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Old 07-26-2012, 08:46 PM
katiemcginnis katiemcginnis is offline
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Default I'd like to start deer hunting: advice

Hello everyone!

I've been wanting to get into deer hunting for a few years now. I've been on a rifle squad and am a generally good target shooter, but hunting animials is completely new to me.

My question is this: I do not and cannot own a gun based on my living situation. I also don't think I'll be able to afford a $500 rifle in the future, regardless. (Which seems to be the price for the better hunting rifles at Cabela's.) Is there any way to become involved in hunting, otherwise, or should I just wait five or so years up the road to pursue this as a hobby? Are there community clubs or trips out there, for people like me?

I'm mostly interested in deer hunting because I figure if I'm going to pay for a liscene, I might as well get some meat out of it; that would actually break even, IMO.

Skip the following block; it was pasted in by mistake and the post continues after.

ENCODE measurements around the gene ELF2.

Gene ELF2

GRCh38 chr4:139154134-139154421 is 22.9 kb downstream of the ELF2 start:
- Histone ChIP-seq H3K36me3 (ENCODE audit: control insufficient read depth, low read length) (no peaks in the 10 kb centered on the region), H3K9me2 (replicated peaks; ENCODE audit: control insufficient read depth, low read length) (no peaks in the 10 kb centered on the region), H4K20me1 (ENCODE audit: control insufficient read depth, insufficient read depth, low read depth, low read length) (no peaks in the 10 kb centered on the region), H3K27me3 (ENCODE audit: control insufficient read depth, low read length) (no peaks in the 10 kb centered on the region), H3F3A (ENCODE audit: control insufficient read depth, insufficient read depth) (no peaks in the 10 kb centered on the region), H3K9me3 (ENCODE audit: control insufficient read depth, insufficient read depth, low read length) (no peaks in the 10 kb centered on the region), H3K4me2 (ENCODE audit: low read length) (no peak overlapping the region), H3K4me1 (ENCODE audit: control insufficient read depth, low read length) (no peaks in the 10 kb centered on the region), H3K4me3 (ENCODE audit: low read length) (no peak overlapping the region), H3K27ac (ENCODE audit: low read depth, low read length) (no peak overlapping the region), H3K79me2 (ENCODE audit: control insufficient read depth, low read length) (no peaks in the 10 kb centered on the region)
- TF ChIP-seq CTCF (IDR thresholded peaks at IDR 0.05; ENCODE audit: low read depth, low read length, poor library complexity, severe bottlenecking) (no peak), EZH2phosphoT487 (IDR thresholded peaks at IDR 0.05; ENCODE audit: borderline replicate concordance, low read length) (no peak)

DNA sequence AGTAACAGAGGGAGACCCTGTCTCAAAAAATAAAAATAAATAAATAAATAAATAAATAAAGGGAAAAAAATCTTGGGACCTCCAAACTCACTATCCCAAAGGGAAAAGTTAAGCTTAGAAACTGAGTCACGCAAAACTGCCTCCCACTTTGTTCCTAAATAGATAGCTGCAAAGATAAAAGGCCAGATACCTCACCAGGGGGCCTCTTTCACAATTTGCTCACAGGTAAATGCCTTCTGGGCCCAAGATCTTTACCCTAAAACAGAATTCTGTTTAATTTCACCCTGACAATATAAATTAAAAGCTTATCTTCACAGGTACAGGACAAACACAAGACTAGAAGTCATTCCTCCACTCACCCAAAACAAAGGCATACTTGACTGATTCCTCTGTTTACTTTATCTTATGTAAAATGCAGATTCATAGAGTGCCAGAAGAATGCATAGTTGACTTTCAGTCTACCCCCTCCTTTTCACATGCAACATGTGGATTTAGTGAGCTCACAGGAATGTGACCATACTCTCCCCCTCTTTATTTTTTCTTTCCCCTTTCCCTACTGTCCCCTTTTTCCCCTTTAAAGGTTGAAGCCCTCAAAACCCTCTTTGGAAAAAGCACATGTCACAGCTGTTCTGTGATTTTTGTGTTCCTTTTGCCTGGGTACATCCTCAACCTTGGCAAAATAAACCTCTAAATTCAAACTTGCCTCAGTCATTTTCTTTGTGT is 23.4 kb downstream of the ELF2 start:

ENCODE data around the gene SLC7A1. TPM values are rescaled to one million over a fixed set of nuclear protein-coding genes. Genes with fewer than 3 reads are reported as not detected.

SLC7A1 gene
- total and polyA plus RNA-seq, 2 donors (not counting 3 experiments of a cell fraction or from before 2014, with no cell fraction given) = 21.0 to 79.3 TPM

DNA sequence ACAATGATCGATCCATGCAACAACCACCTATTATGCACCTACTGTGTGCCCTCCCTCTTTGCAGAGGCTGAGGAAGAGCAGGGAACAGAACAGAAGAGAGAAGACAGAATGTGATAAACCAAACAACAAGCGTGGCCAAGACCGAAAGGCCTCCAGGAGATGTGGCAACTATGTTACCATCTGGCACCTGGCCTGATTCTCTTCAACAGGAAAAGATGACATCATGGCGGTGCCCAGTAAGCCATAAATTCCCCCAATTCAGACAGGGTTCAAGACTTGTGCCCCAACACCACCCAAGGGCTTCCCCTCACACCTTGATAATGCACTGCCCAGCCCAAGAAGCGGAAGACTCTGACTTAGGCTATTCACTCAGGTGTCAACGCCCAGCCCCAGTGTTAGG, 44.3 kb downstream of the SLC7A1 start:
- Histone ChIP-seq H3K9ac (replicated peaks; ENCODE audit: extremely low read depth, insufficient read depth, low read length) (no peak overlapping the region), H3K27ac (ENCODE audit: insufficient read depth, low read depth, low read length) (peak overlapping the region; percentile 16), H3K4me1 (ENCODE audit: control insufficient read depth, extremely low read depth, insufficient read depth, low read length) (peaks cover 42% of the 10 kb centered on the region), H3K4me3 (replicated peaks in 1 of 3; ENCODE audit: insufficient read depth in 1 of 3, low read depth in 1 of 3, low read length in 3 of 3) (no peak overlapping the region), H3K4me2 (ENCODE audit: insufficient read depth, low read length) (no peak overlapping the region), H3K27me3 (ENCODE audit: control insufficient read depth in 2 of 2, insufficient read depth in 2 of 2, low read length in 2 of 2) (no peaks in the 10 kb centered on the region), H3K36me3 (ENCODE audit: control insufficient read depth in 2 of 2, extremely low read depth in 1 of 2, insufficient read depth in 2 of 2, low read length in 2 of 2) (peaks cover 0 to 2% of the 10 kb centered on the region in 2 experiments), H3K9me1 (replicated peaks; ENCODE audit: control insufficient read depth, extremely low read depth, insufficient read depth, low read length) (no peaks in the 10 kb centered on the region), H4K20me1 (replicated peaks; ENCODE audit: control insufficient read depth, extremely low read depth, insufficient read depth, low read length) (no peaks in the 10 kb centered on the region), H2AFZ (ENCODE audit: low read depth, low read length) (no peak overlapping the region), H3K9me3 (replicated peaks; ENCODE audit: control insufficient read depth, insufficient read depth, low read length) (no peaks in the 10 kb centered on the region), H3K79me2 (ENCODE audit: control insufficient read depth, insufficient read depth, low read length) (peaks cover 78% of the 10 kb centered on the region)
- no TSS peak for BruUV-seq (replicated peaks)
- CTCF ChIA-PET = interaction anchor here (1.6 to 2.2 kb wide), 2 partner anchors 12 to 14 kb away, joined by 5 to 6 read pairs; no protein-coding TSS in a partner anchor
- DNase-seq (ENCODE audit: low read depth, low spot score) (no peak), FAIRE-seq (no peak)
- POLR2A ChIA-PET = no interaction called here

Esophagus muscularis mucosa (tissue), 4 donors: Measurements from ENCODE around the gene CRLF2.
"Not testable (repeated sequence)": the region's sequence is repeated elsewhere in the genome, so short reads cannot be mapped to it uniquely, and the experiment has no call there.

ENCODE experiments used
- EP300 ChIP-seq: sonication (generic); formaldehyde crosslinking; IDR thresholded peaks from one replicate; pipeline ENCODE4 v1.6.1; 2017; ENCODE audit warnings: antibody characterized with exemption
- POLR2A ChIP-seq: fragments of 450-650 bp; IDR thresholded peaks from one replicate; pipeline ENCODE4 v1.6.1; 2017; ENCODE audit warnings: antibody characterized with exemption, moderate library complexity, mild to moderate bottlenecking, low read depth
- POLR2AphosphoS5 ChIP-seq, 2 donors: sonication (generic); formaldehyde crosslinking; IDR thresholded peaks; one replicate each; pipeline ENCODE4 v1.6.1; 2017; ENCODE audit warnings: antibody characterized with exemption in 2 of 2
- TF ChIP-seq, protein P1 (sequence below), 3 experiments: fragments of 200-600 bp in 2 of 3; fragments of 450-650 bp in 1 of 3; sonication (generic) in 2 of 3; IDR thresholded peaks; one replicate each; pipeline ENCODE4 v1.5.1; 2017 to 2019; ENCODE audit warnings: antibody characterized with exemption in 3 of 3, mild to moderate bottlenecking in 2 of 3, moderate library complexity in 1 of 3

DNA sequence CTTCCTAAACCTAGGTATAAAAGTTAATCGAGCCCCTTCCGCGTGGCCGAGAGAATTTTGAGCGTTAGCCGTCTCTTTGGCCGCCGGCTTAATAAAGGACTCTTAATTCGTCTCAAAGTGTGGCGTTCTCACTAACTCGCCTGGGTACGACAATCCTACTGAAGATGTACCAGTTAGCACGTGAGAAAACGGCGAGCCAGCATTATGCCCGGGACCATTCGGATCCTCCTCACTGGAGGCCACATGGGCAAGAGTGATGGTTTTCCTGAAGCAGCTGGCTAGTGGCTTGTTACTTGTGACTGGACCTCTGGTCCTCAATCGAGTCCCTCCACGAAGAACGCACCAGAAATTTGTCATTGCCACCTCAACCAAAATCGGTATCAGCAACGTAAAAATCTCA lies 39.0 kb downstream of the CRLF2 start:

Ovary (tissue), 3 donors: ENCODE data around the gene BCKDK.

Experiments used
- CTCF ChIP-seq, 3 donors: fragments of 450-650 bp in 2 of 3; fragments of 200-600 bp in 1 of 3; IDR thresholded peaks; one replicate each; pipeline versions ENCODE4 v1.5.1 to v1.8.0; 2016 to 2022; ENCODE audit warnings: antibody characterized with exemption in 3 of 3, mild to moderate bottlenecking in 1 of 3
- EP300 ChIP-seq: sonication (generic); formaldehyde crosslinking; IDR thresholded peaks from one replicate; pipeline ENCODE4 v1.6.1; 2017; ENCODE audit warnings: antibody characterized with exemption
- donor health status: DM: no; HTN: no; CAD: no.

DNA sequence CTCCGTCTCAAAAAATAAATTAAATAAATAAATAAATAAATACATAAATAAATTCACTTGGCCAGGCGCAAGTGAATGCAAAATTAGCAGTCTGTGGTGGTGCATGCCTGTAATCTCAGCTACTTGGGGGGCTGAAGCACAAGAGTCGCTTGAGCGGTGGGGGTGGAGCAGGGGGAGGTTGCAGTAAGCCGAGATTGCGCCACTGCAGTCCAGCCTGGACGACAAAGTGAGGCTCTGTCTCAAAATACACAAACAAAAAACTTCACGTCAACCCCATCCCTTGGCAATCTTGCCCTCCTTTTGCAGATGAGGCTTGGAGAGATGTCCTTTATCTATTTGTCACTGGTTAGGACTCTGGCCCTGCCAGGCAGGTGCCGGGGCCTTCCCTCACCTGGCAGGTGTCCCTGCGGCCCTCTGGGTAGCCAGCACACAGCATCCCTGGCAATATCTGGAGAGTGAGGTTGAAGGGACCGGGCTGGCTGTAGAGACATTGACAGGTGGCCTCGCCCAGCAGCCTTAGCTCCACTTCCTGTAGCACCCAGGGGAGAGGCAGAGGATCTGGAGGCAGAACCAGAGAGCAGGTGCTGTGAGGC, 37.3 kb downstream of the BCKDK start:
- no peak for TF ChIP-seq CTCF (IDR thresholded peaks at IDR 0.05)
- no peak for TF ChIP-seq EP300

Thanks in advance,

Kate

katie mcginnis

Last edited by timberghost; 07-28-2012 at 07:30 AM.
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Old 07-27-2012, 12:47 PM
Karl.Luhr Karl.Luhr is offline
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Default I would talk to Friends and Co-workers about hunting..

You might be surprized about the number of co-workers you have that are hunters. It might be possible to borrow one of their rifles to use at the range and take hunting. Shooters/Hunters are a crazy group made up of every different type of person. We all share a common love for Shooting/Hunting, and are thankful for being able to enjoy what we love doing.

Karl
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Old 07-28-2012, 08:46 AM
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onehorse onehorse is offline
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You might consider taking a Hunter/Firearms training course for starters. You'll get a lot of valuable information and meet people who might be able to help you. As for your comment about breaking even by getting some meat - I suppose that's possible, but don't count on it. Most of us never dare to cost out how much that deer meat is worth. I would guess dozens of times more per pound than the most expensive cuts of beef.
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Old 07-29-2012, 09:59 PM